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4 things you need to know about a life sciences career

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Thinking about pursuing a career in the life sciences? These insights from people and organisations in the industry might help.

Click here to view the full Life Sciences Week series.

We spent the week taking a closer look at many aspects of a life sciences career, from the companies that are hiring across Ireland to the reasons people became passionate about their fields.

1. There will be exciting opportunities after Covid

Its no secret that Covid-19 has pushed life sciences further into the spotlight than ever before. But even after the pandemic passes, opportunities are sure to abound, according to Hays’ Chris Smith.

To help you make the most of them in your life sciences career, he shared five tips. He recommended seeking out innovation, upskilling and preparing to present in remote interviews.

Click here to check out the top sci-tech employers hiring right now.

2. There are lots of jobs

There are also lots of job opportunities in life sciences right now. We covered 16 of the companies that are actively hiring.

It includes positions in Dublin, Limerick, Mayo, Sligo and many other locations across the country, with industries ranging from biotech to biologics.

Check it out here to learn more about jobs at Abbvie, Bristol Myers Squibb, Johnson & Johnson, MSD and more.

Not included on the list is contract research company PPD, which announced its plans to expand in Athlone. It will be hiring for 180 highly skilled scientists in the region as a result.

3. It can be a rewarding career path

We spoke to two people working in life sciences about their passion for their work. Dr Jackie Dolan, a geneticist working at Genuity Science, became interested in the world of genomics after her sister was born with a rare neurological disease. She told us that ‘the potential to make a difference in people’s lives is immense’ in her role.

For Kate Madigan, a senior equipment engineer at Amgen, solving problems and building solutions have been her passions from a young age. She knew early on that she wanted to be an engineer, and says that getting to apply her skills to the biopharma industry is “very rewarding”.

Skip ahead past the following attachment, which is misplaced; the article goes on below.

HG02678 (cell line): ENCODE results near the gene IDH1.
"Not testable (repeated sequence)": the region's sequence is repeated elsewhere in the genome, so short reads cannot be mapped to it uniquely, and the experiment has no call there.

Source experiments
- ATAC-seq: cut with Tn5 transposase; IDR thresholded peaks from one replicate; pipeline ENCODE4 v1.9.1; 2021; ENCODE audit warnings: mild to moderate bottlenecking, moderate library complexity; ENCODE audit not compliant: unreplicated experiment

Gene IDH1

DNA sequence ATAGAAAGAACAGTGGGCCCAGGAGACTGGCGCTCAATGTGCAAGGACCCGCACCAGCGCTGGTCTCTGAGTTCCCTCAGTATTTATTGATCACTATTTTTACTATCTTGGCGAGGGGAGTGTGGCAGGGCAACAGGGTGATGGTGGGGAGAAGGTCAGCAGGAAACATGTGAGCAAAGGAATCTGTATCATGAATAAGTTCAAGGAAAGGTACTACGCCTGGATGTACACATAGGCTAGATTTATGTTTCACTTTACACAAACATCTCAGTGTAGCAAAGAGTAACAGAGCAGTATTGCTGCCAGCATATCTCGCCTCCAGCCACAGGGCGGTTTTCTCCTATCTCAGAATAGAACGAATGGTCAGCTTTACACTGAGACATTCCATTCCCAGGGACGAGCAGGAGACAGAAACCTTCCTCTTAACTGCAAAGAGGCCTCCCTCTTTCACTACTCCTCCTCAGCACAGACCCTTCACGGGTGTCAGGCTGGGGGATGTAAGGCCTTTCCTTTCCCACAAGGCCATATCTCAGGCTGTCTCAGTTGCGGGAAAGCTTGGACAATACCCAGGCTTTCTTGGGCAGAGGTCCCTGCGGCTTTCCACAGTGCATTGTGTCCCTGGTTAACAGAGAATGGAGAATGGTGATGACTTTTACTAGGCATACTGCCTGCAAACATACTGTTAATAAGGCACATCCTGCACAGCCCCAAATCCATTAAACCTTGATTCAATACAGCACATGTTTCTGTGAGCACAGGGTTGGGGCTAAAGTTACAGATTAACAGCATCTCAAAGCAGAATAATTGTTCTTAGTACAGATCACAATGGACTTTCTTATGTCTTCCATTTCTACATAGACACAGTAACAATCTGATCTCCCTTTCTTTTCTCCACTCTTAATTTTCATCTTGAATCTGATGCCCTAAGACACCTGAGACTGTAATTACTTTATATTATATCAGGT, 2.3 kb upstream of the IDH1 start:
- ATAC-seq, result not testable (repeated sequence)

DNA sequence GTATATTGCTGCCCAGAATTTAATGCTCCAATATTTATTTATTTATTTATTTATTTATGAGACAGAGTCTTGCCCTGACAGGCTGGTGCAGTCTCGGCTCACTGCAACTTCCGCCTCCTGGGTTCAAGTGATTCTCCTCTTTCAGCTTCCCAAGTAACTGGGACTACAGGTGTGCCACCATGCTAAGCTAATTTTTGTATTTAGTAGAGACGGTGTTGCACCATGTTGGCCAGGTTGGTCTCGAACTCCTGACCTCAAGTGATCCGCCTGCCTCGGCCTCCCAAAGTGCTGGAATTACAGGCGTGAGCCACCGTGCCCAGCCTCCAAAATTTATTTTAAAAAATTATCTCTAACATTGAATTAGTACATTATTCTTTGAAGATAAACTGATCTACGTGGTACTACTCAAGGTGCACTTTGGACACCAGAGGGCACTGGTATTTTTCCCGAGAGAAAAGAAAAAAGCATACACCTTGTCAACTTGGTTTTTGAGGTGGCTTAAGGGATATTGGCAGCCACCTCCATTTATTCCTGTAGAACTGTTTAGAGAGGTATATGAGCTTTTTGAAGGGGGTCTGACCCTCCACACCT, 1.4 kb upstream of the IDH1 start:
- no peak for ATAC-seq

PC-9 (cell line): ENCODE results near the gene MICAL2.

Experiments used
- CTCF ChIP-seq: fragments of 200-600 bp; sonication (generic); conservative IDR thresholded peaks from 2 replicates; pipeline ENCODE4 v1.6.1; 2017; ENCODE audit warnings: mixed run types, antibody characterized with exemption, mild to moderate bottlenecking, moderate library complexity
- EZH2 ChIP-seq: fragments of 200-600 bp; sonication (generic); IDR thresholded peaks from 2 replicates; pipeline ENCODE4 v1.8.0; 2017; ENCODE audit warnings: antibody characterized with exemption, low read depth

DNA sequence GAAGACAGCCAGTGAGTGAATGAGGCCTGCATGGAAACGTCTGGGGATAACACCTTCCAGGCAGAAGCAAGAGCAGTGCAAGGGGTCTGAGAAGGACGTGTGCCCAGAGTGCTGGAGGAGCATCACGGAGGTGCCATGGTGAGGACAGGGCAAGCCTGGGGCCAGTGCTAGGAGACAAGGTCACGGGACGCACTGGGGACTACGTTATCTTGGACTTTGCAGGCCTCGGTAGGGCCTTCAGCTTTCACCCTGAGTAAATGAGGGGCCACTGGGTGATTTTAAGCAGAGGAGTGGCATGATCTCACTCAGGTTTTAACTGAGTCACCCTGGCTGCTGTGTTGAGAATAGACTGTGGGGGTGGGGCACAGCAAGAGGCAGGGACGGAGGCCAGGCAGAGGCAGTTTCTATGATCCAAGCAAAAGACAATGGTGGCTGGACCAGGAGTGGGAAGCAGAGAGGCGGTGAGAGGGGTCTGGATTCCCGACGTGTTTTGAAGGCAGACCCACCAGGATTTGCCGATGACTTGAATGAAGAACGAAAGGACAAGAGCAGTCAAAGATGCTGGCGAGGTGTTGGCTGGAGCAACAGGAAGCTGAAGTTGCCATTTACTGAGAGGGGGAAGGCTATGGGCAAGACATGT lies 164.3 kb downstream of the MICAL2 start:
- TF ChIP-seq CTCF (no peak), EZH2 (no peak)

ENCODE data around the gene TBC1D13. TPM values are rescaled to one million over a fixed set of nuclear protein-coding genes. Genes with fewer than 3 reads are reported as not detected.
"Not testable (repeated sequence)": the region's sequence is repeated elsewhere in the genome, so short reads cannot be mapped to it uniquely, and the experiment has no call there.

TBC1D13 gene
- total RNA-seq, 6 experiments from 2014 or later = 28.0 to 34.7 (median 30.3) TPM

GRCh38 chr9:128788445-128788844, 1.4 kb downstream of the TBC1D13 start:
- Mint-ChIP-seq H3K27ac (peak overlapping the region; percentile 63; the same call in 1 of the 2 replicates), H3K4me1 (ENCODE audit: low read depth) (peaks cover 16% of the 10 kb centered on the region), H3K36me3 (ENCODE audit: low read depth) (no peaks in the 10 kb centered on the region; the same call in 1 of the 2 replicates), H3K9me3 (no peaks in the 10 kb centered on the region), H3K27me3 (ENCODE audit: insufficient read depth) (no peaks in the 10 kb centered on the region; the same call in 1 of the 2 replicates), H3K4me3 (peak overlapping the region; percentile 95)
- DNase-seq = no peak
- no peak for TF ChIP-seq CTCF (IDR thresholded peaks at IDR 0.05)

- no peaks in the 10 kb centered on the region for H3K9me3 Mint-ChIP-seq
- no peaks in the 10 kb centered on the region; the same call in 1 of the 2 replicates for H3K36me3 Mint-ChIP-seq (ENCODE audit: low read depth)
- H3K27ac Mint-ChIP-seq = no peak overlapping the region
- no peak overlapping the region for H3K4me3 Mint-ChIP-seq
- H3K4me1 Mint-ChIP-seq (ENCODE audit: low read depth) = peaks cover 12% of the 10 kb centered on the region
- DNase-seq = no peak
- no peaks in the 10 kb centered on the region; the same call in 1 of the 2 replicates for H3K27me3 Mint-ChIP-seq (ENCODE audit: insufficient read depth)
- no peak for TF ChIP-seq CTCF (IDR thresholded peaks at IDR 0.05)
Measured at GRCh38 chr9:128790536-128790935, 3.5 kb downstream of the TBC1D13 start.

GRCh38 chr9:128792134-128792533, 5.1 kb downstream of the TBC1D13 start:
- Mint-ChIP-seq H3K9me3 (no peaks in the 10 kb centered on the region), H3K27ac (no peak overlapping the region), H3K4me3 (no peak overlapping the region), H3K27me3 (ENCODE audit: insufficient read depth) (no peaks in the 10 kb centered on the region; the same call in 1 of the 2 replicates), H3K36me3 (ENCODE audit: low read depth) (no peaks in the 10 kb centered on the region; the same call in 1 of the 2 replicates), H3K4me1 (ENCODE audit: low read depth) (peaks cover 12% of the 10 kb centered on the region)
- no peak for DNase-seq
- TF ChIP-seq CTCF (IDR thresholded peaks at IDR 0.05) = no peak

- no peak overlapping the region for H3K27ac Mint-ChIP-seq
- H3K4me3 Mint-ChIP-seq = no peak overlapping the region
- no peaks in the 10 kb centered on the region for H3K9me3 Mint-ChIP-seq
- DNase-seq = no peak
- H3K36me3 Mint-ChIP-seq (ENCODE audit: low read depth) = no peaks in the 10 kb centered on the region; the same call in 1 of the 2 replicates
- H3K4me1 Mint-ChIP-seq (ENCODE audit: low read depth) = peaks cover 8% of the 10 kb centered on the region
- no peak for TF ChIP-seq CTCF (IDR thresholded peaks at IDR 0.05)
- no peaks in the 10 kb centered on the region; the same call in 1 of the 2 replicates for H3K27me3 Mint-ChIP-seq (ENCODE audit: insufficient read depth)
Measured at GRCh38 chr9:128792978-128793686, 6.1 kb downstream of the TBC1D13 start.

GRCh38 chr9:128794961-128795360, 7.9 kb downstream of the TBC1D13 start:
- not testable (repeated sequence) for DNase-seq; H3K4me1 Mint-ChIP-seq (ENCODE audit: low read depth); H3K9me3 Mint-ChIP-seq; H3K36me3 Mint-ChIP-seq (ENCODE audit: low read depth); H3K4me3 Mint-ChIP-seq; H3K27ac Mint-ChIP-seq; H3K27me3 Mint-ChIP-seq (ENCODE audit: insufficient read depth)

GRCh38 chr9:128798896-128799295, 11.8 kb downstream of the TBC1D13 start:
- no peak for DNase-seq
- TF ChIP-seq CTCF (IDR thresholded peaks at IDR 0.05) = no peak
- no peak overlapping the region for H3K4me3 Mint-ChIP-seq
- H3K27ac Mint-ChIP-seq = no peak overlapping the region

4. You can apply diverse skills to a life sciences career

Life sciences careers are hugely diverse. This week, we heard from people working in genomics and equipment engineering, but also in life sciences consulting.

Accenture’s Elaine O’Dwyer is a data scientist who works in the company’s applied intelligence practice, giving her a front-row seat to the trends taking the industry by storm. Like Madigan, she gets great satisfaction from the variety of projects she helps deliver.

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2021 iPhone photography awards – in pictures | Technology

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The 14th annual iPhone photography awards offer glimpses of beauty, hope and the endurance of the human spirit. Out of thousands of submissions, photojournalist Istvan Kerekes of Hungary was named the grand prize winner for his image Transylvanian Shepherds. In it, two rugged shepherds traverse an equally rugged industrial landscape, bearing a pair of lambs in their arms.

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With Alphabet’s legendary commitment to products, we can’t wait to see what its robotics biz Intrinsic achieves • The Register

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Alphabet today launched its latest tech startup, Intrinsic, which aims to build commercial software that will power industrial robots.

Intrinsic will focus on developing software control tools for industrial robots used in manufacturing, we’re told. Its pitch is that the days of humans having to manually program and adjust a robot’s every move are over, and that mechanical bots should be more autonomous and smart, thanks to advances in artificial intelligence and leaps in training techniques.

This could make robots easier to direct – give them a task, and they’ll figure out the specifics – and more efficient – the AI can work out the best way to achieve its goal.